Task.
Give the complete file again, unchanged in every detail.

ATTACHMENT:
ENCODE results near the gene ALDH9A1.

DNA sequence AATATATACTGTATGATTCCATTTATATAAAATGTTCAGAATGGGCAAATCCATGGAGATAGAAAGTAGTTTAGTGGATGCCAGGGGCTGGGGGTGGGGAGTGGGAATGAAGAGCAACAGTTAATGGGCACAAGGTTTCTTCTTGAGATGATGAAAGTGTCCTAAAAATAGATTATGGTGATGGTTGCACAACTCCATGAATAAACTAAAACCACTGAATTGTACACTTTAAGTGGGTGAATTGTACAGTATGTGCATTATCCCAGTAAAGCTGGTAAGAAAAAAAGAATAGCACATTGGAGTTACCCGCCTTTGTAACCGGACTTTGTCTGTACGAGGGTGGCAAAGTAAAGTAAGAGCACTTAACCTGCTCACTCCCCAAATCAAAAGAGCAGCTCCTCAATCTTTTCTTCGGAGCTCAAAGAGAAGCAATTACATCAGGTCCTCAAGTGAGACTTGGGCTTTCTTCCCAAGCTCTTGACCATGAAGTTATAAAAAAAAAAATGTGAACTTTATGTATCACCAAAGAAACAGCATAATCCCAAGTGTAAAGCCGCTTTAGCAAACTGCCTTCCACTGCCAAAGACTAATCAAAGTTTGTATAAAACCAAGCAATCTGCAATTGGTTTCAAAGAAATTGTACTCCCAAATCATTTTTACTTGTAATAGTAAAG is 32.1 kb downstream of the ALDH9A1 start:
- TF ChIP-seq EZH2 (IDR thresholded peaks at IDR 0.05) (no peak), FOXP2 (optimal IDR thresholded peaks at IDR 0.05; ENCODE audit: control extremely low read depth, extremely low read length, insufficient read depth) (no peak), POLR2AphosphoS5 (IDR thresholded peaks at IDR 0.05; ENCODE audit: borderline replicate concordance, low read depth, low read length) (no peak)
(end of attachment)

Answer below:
ENCODE results near the gene ALDH9A1.

DNA sequence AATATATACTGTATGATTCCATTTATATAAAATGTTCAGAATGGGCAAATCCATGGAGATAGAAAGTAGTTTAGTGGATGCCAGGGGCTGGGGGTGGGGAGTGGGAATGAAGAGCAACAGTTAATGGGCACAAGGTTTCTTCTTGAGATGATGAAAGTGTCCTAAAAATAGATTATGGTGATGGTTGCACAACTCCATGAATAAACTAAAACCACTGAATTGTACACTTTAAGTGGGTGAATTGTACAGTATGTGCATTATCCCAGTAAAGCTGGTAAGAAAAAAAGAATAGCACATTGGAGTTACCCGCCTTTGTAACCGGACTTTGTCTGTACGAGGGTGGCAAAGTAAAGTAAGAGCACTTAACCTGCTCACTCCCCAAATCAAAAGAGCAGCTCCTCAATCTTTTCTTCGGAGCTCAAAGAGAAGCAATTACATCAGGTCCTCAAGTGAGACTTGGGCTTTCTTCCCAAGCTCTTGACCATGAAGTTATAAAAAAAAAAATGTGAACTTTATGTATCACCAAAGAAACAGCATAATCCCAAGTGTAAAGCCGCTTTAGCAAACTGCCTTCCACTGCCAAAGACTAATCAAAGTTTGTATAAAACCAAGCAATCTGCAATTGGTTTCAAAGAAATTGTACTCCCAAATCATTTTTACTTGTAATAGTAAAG is 32.1 kb downstream of the ALDH9A1 start:
- TF ChIP-seq EZH2 (IDR thresholded peaks at IDR 0.05) (no peak), FOXP2 (optimal IDR thresholded peaks at IDR 0.05; ENCODE audit: control extremely low read depth, extremely low read length, insufficient read depth) (no peak), POLR2AphosphoS5 (IDR thresholded peaks at IDR 0.05; ENCODE audit: borderline replicate concordance, low read depth, low read length) (no peak)